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Cooling enhances alpha 2-adrenoceptor-mediated vasoconstriction in human hand veins

Bodelsson, Mikael LU ; Arneklo-Nobin, B; Nobin, A; Owman, Christer LU ; Sollerman, C and Törnebrandt, K (1990) In Acta Physiologica Scandinavica 138(3). p.283-291
Abstract
The contribution of different receptor subtypes in the contractile response during cooling in human hand vessels is of considerable interest in the understanding of cold-induced peripheral vasospasm as it appears in Raynaud's phenomenon. Subcutaneous vein segments from 50 patients undergoing hand operations not related to vascular disorders were examined in vitro. The temperature in the organ bath was initially 37 degrees C and was either continuously lowered to 10 degrees C or kept constant at 37 degrees C, 29 degrees C or 20 degrees C. The characteristics of the alpha-adrenoceptor-mediated motor response were elucidated with the use of the alpha 1-antagonist, prazosin, and the alpha 2-antagonist, yohimbine. A great variability between... (More)
The contribution of different receptor subtypes in the contractile response during cooling in human hand vessels is of considerable interest in the understanding of cold-induced peripheral vasospasm as it appears in Raynaud's phenomenon. Subcutaneous vein segments from 50 patients undergoing hand operations not related to vascular disorders were examined in vitro. The temperature in the organ bath was initially 37 degrees C and was either continuously lowered to 10 degrees C or kept constant at 37 degrees C, 29 degrees C or 20 degrees C. The characteristics of the alpha-adrenoceptor-mediated motor response were elucidated with the use of the alpha 1-antagonist, prazosin, and the alpha 2-antagonist, yohimbine. A great variability between individuals in the proportions of alpha 1- and alpha 2-adrenoceptors was found. In the majority of the vessels continuous cooling to 25 degrees C augmented a noradrenaline-induced contraction. This augmentation was unaltered in the presence of prazosin but abolished by yohimbine, suggesting that it was mediated via the alpha 2-adrenoceptor. In the remaining vessels with a predominating alpha 1-adrenoceptor-mediated response a cold-induced relaxation was registered. This could be the result of a reduced alpha 1-adrenoceptor-mediated contraction at this low temperature. These varying reactions to cooling were unaffected by the beta-antagonist, propranolol, and by endothelial denudation. The results obtained in corresponding experiments with the alpha 1-agonist methoxamine and alpha 2-agonist, oxymetazoline, were conflicting, probably due to the poor selectivity of these agonists in human tissues.(ABSTRACT TRUNCATED AT 250 WORDS) (Less)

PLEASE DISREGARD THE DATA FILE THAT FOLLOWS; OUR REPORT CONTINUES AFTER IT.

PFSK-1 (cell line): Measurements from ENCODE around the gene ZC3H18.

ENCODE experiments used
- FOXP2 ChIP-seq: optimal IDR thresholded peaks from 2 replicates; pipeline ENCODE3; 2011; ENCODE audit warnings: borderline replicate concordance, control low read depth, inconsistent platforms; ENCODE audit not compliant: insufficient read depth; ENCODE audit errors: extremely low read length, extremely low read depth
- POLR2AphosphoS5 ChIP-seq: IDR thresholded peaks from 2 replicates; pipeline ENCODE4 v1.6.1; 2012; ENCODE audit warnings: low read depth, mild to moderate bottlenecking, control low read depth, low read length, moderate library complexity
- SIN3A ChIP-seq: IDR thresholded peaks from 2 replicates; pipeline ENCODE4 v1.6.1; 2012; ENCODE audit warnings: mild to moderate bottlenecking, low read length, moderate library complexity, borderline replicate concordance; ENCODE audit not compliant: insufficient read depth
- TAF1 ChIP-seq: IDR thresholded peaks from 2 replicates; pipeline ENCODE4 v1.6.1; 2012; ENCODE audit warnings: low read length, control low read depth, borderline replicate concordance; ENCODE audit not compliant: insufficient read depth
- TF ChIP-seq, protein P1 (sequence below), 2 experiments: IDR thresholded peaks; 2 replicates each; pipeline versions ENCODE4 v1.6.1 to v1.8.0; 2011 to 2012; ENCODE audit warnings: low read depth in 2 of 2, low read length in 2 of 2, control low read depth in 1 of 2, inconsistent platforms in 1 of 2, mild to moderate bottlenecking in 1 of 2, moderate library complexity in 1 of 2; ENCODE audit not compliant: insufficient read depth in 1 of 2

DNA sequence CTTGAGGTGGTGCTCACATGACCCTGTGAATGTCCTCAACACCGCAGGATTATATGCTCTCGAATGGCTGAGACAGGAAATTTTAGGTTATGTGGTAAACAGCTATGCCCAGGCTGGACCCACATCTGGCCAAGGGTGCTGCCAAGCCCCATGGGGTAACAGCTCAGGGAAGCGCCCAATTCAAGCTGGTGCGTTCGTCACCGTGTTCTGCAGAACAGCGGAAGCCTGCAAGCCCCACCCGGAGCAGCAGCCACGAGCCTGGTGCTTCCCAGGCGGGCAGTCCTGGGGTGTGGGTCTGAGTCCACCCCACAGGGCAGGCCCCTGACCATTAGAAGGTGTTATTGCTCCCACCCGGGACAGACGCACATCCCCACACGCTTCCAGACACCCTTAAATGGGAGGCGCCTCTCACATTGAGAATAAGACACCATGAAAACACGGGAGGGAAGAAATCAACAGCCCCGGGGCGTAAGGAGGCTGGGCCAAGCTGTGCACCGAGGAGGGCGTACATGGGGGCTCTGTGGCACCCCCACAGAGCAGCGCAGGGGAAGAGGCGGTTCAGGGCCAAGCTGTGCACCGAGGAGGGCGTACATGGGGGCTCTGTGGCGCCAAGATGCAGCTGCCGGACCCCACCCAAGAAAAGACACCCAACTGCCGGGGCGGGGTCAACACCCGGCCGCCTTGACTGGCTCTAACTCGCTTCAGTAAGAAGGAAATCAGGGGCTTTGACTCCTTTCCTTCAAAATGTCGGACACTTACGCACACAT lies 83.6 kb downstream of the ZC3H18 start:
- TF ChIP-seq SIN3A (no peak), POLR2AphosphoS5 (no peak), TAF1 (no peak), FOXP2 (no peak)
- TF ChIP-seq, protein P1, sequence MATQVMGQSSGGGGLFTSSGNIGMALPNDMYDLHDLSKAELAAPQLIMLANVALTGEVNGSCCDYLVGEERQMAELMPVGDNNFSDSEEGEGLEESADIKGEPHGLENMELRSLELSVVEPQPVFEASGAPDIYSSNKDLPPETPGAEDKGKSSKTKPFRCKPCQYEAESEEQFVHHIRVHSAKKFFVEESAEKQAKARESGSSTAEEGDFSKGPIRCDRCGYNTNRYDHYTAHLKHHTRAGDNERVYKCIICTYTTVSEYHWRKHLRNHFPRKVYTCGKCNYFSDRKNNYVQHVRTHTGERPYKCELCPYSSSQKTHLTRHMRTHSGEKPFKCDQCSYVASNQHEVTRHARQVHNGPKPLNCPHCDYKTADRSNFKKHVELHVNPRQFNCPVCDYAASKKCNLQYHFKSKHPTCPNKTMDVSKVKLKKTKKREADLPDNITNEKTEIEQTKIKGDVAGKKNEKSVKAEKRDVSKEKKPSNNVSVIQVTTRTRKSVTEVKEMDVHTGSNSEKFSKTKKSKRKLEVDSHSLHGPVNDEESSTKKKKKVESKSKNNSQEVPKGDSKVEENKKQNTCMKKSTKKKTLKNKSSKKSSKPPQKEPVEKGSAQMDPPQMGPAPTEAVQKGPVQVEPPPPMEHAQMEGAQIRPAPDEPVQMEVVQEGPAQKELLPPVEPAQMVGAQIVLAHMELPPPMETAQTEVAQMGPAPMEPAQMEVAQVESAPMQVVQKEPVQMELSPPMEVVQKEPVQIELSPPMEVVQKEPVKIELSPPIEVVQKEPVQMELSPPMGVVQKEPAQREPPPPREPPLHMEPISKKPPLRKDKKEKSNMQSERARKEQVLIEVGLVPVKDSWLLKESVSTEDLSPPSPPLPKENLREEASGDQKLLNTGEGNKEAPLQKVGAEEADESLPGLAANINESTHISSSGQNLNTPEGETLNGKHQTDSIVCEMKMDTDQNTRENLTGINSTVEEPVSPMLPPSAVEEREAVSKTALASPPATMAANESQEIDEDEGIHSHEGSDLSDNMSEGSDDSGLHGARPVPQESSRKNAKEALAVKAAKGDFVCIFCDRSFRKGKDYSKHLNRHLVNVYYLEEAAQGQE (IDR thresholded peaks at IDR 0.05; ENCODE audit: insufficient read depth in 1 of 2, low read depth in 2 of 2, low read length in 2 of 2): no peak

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Contribution to journal
publication status
published
subject
in
Acta Physiologica Scandinavica
volume
138
issue
3
pages
283 - 291
publisher
Wiley-Blackwell
external identifiers
  • pmid:1970213
ISSN
0001-6772
language
English
LU publication?
yes
id
a905448a-5495-4fea-9505-3cb972564594 (old id 1105309)
date added to LUP
2008-08-05 12:22:11
date last changed
2016-04-16 04:44:31
@article{a905448a-5495-4fea-9505-3cb972564594,
  abstract     = {The contribution of different receptor subtypes in the contractile response during cooling in human hand vessels is of considerable interest in the understanding of cold-induced peripheral vasospasm as it appears in Raynaud's phenomenon. Subcutaneous vein segments from 50 patients undergoing hand operations not related to vascular disorders were examined in vitro. The temperature in the organ bath was initially 37 degrees C and was either continuously lowered to 10 degrees C or kept constant at 37 degrees C, 29 degrees C or 20 degrees C. The characteristics of the alpha-adrenoceptor-mediated motor response were elucidated with the use of the alpha 1-antagonist, prazosin, and the alpha 2-antagonist, yohimbine. A great variability between individuals in the proportions of alpha 1- and alpha 2-adrenoceptors was found. In the majority of the vessels continuous cooling to 25 degrees C augmented a noradrenaline-induced contraction. This augmentation was unaltered in the presence of prazosin but abolished by yohimbine, suggesting that it was mediated via the alpha 2-adrenoceptor. In the remaining vessels with a predominating alpha 1-adrenoceptor-mediated response a cold-induced relaxation was registered. This could be the result of a reduced alpha 1-adrenoceptor-mediated contraction at this low temperature. These varying reactions to cooling were unaffected by the beta-antagonist, propranolol, and by endothelial denudation. The results obtained in corresponding experiments with the alpha 1-agonist methoxamine and alpha 2-agonist, oxymetazoline, were conflicting, probably due to the poor selectivity of these agonists in human tissues.(ABSTRACT TRUNCATED AT 250 WORDS)},
  author       = {Bodelsson, Mikael and Arneklo-Nobin, B and Nobin, A and Owman, Christer and Sollerman, C and Törnebrandt, K},
  issn         = {0001-6772},
  language     = {eng},
  number       = {3},
  pages        = {283--291},
  publisher    = {Wiley-Blackwell},
  series       = {Acta Physiologica Scandinavica},
  title        = {Cooling enhances alpha 2-adrenoceptor-mediated vasoconstriction in human hand veins},
  volume       = {138},
  year         = {1990},
}